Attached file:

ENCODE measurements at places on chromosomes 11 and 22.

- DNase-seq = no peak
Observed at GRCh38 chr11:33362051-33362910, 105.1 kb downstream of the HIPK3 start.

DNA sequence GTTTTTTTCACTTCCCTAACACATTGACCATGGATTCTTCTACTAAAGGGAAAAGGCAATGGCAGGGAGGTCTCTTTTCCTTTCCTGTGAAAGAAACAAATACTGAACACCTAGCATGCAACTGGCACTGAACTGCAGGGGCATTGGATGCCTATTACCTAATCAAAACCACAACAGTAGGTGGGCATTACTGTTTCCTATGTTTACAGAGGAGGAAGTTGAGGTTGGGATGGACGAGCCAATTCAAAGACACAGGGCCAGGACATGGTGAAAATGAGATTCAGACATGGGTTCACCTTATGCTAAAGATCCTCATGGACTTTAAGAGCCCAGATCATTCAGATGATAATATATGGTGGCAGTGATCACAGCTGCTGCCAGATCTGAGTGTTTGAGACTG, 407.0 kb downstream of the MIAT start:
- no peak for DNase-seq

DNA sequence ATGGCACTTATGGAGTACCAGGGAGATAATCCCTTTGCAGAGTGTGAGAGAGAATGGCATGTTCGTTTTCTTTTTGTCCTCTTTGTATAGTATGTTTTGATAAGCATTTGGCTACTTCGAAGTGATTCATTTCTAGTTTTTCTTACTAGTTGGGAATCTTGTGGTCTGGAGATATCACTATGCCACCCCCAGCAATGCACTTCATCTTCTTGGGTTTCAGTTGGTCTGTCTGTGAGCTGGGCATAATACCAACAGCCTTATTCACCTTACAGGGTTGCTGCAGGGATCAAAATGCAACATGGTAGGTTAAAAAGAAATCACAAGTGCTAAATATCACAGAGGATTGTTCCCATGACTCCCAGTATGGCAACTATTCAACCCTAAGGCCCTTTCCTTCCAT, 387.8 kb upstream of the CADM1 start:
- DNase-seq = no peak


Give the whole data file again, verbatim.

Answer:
ENCODE measurements at places on chromosomes 11 and 22.

- DNase-seq = no peak
Observed at GRCh38 chr11:33362051-33362910, 105.1 kb downstream of the HIPK3 start.

DNA sequence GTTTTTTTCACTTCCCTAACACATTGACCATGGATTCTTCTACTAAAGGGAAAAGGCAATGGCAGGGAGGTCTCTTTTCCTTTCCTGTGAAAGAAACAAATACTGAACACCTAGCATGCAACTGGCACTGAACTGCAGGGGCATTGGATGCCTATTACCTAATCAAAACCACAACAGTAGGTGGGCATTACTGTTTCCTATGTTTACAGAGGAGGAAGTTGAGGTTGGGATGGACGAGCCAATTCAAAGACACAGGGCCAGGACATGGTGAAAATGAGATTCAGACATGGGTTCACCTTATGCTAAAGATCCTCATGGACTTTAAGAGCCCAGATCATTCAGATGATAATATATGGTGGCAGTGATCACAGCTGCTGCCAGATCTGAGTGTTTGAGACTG, 407.0 kb downstream of the MIAT start:
- no peak for DNase-seq

DNA sequence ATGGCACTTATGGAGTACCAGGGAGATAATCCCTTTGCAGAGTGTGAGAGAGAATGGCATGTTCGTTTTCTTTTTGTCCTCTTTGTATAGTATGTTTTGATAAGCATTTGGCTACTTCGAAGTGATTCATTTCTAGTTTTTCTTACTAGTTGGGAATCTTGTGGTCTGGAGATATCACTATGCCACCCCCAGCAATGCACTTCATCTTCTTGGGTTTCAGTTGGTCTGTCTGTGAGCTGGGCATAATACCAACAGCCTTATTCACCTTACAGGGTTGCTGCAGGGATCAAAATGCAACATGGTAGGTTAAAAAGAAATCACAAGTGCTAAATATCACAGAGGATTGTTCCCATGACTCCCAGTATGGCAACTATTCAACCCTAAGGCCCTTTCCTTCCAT, 387.8 kb upstream of the CADM1 start:
- DNase-seq = no peak